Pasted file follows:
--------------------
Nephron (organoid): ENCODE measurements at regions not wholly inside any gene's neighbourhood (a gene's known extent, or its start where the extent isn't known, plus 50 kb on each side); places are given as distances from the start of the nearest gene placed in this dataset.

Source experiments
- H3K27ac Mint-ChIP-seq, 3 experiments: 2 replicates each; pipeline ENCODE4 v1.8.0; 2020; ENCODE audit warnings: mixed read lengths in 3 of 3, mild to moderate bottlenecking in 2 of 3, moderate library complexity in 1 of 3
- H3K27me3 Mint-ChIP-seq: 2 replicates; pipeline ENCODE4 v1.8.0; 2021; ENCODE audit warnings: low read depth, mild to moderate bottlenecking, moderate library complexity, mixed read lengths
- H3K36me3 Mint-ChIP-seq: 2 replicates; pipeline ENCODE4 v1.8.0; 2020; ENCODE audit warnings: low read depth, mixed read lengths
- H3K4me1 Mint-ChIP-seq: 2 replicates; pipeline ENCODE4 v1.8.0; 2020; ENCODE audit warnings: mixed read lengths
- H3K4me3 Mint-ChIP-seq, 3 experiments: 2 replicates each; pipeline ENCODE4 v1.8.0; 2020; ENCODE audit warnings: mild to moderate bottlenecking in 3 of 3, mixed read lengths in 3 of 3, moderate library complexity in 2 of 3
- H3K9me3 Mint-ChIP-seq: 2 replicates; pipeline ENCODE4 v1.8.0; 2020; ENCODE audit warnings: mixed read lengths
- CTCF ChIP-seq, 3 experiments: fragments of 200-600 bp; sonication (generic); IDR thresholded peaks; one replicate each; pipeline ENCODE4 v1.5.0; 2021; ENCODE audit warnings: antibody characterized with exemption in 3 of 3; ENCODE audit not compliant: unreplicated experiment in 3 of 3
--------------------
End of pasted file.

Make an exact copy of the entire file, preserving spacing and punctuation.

Nephron (organoid): ENCODE measurements at regions not wholly inside any gene's neighbourhood (a gene's known extent, or its start where the extent isn't known, plus 50 kb on each side); places are given as distances from the start of the nearest gene placed in this dataset.

Source experiments
- H3K27ac Mint-ChIP-seq, 3 experiments: 2 replicates each; pipeline ENCODE4 v1.8.0; 2020; ENCODE audit warnings: mixed read lengths in 3 of 3, mild to moderate bottlenecking in 2 of 3, moderate library complexity in 1 of 3
- H3K27me3 Mint-ChIP-seq: 2 replicates; pipeline ENCODE4 v1.8.0; 2021; ENCODE audit warnings: low read depth, mild to moderate bottlenecking, moderate library complexity, mixed read lengths
- H3K36me3 Mint-ChIP-seq: 2 replicates; pipeline ENCODE4 v1.8.0; 2020; ENCODE audit warnings: low read depth, mixed read lengths
- H3K4me1 Mint-ChIP-seq: 2 replicates; pipeline ENCODE4 v1.8.0; 2020; ENCODE audit warnings: mixed read lengths
- H3K4me3 Mint-ChIP-seq, 3 experiments: 2 replicates each; pipeline ENCODE4 v1.8.0; 2020; ENCODE audit warnings: mild to moderate bottlenecking in 3 of 3, mixed read lengths in 3 of 3, moderate library complexity in 2 of 3
- H3K9me3 Mint-ChIP-seq: 2 replicates; pipeline ENCODE4 v1.8.0; 2020; ENCODE audit warnings: mixed read lengths
- CTCF ChIP-seq, 3 experiments: fragments of 200-600 bp; sonication (generic); IDR thresholded peaks; one replicate each; pipeline ENCODE4 v1.5.0; 2021; ENCODE audit warnings: antibody characterized with exemption in 3 of 3; ENCODE audit not compliant: unreplicated experiment in 3 of 3